Transmutation: a tale in two parts
The word transmutation is readily found in the world of alchemy, but its contextual application can also be found in gnostic and other religious writings. Trans = thoroughly, mutare = to change. To transmutate is to undergo a complete changing from one state to another. If lead (or straw, àla Rumplestiltskin) were ever to turn into gold, it would have transmutated. When water was reportedly turned into wine it, too, transmutated. When someone becomes a religious convert from a state of non-belief, they are said to be "born again"—which sounds awfully like another form of transmutation. But what is it called when it happens in the reverse? When one has lost their faith, or never had it to begin with but later deliberately rejected it? What is it to suffer the loss of an ideal? Embedded within the word transmutate is also a reference to something else: the act of complete change requires a mutation; to mutate in this context would mean a purposeful disarrangement of a previously understood reality: to change the psyche, the mind and the heart as mindful act of self-realization. For those who have consciously rejected religious upbringing or instruction, they can be made to feel by others or themselves as mutant beings; all-too-human in one context, eternally condemned in another.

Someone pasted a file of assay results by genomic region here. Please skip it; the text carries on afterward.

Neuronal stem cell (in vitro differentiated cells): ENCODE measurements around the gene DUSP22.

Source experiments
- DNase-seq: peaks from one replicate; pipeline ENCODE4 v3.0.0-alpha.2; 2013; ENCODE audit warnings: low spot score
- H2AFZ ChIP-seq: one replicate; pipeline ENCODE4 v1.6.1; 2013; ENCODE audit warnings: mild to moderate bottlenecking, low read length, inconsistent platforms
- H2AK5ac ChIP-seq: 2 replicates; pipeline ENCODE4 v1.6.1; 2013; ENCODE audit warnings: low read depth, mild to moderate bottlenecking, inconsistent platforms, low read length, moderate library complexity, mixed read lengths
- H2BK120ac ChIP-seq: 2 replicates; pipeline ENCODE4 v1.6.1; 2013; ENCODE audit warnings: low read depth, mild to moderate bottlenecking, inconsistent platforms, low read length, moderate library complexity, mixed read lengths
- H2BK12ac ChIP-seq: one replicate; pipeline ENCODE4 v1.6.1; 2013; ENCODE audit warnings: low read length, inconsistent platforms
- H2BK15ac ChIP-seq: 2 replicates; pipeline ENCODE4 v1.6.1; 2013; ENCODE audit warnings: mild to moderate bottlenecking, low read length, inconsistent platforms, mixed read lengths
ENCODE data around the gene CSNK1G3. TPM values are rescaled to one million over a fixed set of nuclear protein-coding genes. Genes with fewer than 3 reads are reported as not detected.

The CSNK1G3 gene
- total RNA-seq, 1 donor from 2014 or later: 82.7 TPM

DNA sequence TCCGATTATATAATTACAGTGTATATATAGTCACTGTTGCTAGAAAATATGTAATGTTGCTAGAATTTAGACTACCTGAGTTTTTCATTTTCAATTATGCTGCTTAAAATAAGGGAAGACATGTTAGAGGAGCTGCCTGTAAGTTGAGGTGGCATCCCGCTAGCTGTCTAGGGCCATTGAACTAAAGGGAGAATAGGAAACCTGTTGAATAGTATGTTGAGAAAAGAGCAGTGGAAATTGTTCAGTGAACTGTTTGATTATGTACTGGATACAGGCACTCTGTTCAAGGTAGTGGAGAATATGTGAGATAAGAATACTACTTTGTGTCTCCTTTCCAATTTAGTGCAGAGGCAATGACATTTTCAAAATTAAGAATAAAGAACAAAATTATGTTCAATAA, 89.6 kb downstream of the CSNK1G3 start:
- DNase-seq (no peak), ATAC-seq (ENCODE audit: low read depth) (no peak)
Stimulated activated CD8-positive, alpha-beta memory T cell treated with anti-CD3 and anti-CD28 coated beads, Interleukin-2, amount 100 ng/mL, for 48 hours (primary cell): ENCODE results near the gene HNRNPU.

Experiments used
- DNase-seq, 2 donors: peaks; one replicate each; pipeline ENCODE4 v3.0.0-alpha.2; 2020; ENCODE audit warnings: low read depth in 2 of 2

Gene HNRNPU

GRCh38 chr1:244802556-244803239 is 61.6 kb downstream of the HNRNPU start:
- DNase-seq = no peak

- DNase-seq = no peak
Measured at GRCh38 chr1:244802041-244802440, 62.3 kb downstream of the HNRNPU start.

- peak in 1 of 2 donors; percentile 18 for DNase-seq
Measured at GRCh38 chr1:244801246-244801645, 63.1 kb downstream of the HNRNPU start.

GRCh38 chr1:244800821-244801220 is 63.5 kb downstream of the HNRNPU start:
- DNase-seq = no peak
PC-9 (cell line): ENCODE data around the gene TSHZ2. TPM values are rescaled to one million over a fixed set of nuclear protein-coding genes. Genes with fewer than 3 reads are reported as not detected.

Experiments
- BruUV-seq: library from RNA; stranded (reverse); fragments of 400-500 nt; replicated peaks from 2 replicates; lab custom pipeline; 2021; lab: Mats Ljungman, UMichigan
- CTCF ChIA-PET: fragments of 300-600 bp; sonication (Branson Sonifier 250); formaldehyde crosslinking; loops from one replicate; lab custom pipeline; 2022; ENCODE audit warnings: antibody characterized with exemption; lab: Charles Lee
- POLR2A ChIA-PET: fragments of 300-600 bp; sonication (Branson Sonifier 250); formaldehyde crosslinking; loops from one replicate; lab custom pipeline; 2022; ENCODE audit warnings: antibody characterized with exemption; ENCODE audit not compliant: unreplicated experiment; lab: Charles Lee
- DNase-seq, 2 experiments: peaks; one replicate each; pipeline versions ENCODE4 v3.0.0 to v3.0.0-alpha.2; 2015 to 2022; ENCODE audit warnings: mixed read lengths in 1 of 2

My project transmutation is a search for the immaterial and personal by means of the visual.
Part I: All of the Churches in Colorado Springs, is a collection and meditation of spaces; Part II: The Unbelievers, will be a combination of portraits and stories illustrating a wide range of individual experiences with evangelical and/or radically religious Christian culture.
* nota bena: if you had such an upbringing and are interested in participating in this project, you can contact me by email.